Sport Gaelic Football

Saturday 18 November 2017

'County finals should be done by early October'

Martin Breheny

Martin Breheny

DESPITE county championship programmes finishing later every year, the group charged with overseeing fixture planning in the GAA has no power to force boards to complete their schedules earlier.

The National Fixtures Planning Committee (NFPC) has been working assiduously for the past few years to devise a schedule that suits the need of all players, but can only make recommendations.

Technically, provincial councils can intervene in counties' fixtures schedules but it rarely happens. Instead, it's left to county boards, many of whom are failing to run tight programmes.

Fifteen county finals are still to be played -- 17 took place last weekend and 11 a week earlier.

That means that of 64 senior county championships, only 21 were completed by the end of September. Many of those were hurling finals in Ulster counties where only a few clubs competed.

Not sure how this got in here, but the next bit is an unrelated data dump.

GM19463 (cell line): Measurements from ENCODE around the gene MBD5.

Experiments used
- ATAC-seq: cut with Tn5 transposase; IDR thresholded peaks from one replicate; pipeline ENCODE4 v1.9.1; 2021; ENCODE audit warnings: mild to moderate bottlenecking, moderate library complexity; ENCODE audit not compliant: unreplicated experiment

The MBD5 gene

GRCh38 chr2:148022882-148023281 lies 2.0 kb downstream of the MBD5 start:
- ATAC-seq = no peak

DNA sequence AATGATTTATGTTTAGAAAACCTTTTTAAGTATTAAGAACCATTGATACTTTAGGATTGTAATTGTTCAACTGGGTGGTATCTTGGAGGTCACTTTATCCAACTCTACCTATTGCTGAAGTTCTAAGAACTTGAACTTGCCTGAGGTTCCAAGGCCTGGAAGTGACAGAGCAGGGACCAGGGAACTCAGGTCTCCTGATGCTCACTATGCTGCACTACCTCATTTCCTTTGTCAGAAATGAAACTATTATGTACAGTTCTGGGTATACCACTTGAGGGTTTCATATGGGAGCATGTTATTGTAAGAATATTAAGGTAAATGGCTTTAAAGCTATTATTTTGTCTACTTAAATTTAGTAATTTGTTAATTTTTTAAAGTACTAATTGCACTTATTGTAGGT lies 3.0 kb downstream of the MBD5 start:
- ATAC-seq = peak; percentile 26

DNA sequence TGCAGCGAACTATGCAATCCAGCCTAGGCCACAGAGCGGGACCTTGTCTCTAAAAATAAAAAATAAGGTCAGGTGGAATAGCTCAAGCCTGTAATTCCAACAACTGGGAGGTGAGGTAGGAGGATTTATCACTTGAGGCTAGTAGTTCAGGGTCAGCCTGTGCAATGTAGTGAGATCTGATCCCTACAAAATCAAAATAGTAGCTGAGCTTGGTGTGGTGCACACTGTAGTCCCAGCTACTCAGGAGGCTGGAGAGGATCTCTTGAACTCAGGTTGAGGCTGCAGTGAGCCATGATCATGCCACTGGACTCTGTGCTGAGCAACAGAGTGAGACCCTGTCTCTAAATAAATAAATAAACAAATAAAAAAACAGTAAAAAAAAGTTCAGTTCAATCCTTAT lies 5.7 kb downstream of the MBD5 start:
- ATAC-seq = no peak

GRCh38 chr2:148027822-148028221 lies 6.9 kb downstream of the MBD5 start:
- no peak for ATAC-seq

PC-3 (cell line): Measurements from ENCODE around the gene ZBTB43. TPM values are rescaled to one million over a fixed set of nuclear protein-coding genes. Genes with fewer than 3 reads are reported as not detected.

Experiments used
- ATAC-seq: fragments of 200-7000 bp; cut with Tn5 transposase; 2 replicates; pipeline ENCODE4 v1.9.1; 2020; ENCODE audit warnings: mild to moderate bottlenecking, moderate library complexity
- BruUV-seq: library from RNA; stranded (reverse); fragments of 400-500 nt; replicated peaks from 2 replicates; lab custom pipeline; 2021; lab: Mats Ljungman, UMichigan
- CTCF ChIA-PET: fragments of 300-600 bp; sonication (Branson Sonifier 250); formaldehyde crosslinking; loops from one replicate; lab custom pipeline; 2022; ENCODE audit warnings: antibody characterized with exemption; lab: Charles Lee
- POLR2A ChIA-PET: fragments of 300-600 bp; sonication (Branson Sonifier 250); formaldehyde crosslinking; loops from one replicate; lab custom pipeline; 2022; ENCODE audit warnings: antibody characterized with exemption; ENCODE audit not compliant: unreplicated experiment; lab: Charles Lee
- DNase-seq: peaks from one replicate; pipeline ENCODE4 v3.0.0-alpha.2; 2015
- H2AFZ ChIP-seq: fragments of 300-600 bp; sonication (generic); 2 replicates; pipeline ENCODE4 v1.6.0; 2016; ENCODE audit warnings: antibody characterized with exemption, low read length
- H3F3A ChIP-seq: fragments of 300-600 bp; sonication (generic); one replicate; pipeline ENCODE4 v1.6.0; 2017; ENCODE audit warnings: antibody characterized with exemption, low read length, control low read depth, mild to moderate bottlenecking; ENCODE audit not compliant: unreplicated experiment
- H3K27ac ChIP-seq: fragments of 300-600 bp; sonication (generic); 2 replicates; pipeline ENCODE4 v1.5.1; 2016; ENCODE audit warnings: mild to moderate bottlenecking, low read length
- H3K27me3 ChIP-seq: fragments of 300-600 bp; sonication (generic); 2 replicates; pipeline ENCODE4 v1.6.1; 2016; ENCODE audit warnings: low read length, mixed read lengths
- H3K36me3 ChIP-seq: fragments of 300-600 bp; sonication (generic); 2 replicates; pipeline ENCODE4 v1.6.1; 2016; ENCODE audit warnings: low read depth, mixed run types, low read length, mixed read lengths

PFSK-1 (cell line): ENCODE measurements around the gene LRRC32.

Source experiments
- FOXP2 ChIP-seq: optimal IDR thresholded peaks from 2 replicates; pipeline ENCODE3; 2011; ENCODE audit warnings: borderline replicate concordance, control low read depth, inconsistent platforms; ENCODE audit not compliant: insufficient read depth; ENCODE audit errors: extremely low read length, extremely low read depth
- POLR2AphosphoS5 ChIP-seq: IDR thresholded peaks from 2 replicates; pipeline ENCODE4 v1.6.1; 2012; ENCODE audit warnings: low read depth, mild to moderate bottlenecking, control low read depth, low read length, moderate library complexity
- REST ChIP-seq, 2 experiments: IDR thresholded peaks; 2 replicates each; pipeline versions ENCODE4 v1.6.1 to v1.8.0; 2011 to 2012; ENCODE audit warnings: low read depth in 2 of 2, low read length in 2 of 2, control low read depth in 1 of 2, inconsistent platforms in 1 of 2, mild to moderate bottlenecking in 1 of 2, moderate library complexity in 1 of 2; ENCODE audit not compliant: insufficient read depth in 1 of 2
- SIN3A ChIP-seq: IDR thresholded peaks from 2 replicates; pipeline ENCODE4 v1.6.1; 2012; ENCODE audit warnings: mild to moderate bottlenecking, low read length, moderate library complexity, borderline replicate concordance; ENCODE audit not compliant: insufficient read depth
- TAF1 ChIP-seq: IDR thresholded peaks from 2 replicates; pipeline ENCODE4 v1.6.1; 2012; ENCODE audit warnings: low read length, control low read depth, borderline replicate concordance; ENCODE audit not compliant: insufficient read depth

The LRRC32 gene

John Greene, chairman of the NFPC, said they recommend that counties should complete their championships by the first weekend in October to clear the way for provincial competitions.

"It can be hard for counties who reach All-Ireland finals to have their finals played by early October, but counties who were knocked out of the All-Ireland relatively early are often the worst offenders.

"Counties like Cork, who have a huge fixture programme, always seem to complete their championships in good time.

"There's no reason why the vast majority of counties can't finish their championship by early October -- but all we can is make recommendations," he said.

An NFPC survey last spring showed that players were deeply frustrated by the fixtures schedule.

"There is now strong evidence to suggest that bad fixture planning is having a very negative effect on players' lives, especially at club level. It's not sustainable if the association wishes to grow...

"There is a lot of dissatisfaction and frustration with club fixtures... it borders on disillusionment," noted the report on the survey.

Irish Independent

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